Danville. — The land where Danville now stands was formerly owned by Daniel and Joseph Countys, the latter owning the northeast corner, between the cross-roads, and the former owning the northwest corner, and all south of the Federal road. About 1827 or 1828, a stock-dealer, Daniel Brown, who had been buying stock and driving to the Eastern markets, proposed to open a store at the cross-roads. Daniel counts gave him a piece of land to erect a house upon, and assisted in putting up the building, a hewed-log house, about on the spot where the Housman's store now stands. When the building was completed, Mr. Brown put in a small stock of goods and continued in trade here about three years. He was succeeded by Joseph Countys, a brother of Peter Counts. He continued in trade two or three years, when he removed to Ross County, thence to Springfield, Calrk County, and finally to Piqua, where he now resides. Finally, Mr. Daniel Counts gave several lots to individuals for the purpose of erecting houses, and the result was the beginning of a town. From the fact that both the proprietors of the town, Mr. Brown and Mr. Counts, were named DAniel, the new town received the cognomen of Danville. About 1836-37, a building was erected where Edward Ulm now resides, for a hotel. It was built by the McClimans Bros., and the hotel was kept by andrew Willoughby. He was succeeded by John Justis, and he by a succession of others for several years, this town enjoying a similar trade and prosperity with Midway from the stock-dealers and trade and traffic of those early days. The first blacksmith in the town was James Countys, a brother of Peter Counts. The first shoe-maker was William Mitchell, a one-legged man, a Frenchman by birth, who was in the war, with Perry on the lakes, was taken prisoner, and subsequently he, with many others, was released and came to Chillicothe, and from there Mr. Mitchell came to Danville. The town was laid out and the plat recorded at London October 18, 1848. The town now contains about one hundred inhabitants; has two general stores — Housman Bros. and William Williamson; one blacksmith – Mr. Ross; one grist-mill (steam), erected in 1881, by Simeon Martin; one tile factory, by Housman Bros.; and one physician – Dr. Deem.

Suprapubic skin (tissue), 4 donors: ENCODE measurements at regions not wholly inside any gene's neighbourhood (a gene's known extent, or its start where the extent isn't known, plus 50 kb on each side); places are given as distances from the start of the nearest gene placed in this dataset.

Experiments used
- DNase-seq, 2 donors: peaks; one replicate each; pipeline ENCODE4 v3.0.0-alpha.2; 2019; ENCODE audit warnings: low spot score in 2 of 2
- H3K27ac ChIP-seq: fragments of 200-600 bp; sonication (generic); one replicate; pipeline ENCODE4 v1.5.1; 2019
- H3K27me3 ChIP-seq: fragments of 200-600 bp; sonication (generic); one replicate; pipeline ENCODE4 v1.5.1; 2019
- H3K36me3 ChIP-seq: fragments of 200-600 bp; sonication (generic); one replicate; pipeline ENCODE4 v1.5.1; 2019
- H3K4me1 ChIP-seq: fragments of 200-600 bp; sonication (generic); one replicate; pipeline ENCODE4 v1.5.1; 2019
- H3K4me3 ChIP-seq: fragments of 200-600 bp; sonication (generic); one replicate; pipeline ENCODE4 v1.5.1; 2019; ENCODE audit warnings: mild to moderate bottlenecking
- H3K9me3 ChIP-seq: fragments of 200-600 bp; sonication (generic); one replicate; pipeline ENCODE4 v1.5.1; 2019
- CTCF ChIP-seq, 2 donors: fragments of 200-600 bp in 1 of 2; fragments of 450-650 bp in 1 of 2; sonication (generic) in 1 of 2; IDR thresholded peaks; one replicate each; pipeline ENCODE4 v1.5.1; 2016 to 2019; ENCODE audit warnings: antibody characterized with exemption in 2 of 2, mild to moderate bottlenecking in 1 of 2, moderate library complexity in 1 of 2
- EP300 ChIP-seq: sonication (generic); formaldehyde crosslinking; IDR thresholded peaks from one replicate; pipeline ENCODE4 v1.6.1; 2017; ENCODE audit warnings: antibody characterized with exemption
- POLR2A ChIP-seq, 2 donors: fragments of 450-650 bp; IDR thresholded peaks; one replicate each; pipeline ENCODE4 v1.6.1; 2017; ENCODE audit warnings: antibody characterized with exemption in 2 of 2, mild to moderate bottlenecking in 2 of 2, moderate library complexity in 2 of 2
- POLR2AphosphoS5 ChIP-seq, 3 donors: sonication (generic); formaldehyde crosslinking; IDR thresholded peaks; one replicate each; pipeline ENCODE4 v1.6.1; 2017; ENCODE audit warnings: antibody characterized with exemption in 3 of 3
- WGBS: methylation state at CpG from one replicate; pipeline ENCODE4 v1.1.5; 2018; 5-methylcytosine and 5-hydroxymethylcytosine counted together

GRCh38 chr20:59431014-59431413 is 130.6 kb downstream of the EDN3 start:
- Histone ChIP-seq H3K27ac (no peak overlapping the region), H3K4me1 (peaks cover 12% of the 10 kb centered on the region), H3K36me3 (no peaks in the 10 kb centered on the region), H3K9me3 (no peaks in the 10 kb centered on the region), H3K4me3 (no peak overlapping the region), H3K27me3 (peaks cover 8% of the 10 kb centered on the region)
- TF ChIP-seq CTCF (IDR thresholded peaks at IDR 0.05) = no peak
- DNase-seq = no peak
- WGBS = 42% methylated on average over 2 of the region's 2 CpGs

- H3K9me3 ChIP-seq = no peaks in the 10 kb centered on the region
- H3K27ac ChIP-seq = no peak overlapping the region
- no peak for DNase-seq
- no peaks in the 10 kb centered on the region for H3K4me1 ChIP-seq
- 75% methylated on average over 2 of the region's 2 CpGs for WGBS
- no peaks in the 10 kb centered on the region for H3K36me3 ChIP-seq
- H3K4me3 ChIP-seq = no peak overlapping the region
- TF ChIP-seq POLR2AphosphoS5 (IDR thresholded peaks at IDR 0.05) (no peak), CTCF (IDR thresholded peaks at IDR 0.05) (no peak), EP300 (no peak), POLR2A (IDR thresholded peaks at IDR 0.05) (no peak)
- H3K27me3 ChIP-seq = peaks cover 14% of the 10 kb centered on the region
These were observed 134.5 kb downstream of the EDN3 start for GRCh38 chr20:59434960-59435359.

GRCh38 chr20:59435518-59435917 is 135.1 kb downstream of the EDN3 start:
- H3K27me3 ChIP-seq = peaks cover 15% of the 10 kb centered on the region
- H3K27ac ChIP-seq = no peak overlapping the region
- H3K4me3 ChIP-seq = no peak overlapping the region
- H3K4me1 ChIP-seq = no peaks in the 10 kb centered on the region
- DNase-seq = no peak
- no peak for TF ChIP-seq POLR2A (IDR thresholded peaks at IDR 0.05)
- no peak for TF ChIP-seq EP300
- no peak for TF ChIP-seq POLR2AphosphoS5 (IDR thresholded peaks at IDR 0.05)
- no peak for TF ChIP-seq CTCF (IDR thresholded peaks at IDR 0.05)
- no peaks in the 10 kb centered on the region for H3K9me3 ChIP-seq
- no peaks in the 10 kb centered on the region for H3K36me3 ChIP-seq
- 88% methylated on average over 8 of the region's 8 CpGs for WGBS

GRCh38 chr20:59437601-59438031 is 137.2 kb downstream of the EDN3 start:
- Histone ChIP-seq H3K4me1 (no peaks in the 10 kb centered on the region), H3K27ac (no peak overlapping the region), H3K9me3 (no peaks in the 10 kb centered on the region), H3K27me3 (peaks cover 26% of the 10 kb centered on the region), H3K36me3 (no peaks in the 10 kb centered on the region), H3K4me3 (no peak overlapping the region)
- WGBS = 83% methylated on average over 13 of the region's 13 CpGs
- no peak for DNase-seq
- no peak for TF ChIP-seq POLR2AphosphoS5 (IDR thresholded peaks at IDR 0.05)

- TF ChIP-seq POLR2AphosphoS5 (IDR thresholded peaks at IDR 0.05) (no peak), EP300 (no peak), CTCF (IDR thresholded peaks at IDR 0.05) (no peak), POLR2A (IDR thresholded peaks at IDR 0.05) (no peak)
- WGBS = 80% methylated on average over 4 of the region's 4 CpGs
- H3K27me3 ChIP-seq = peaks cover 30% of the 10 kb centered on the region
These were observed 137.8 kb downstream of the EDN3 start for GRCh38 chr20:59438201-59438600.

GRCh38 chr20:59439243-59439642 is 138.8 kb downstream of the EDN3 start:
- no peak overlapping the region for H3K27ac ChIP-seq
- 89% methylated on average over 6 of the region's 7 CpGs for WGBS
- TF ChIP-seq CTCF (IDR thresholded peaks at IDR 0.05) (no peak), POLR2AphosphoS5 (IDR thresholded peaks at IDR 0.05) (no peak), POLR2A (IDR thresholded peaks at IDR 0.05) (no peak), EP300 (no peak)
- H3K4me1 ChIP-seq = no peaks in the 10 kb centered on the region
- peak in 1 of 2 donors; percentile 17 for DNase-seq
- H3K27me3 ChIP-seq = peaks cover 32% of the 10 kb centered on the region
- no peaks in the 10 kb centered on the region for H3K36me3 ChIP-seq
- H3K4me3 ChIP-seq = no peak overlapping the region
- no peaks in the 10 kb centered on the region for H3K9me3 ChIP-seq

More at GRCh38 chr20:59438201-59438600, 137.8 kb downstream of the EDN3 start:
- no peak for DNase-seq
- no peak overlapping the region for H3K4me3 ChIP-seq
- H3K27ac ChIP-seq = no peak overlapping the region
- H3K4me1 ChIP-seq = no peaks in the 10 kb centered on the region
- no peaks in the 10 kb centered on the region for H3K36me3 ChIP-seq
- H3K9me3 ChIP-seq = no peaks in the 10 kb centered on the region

From Atlas of Madison County by J.A. Caldwell [Condit, Ohio, 1875]

Midway, Cross-Roads P.O. It is located in the western part of Range Township, on the old Federal road, that leads from South Solon to Mt. Sterling. It is ten miles from London, and eleven miles west of Mt. Sterling, and was laid out by F. Thompson and Wm. Morris, in 1832. It contains two churches — one Methodist Episcopal, and a Presbyterian; three dry goods stores, one hotel, a blacksmith shop, a wagon shop, a shoe shop, one physician; and the population is about 250.

Danville, Range P.O. It is a small village south of the centre of Range Township, surrounded by a fine farming country 2 3/4 miles east of Midway, eight miles west from Mt. Sterling, has a store, kept by Mr. George Howsman, a son of Isaac Howsman, who settled here in 1810, and a grandson of John Howsman.


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All genealogists in your area are invited to the following free workshop:

Ohio Chapter Palatines to America German Genealogy Free German Genealogy Workshop

Saturday, August 17, 2013, 10:00 AM 12:30 PM
Chillicothe-Ross County Library, 140 South Paint Street, Chillicothe, Ohio, Phone: 740-702-4145,
Featured Speaker:Ernest Thode
Agenda:
Session 1: Beginning Your German Research
Session 2: German Migration to America
Pre-registration is not necessary.
Everyone is welcome.


Thank you,
Richard E. Hartle
Publicity Chairman
Ohio Chapter PalAm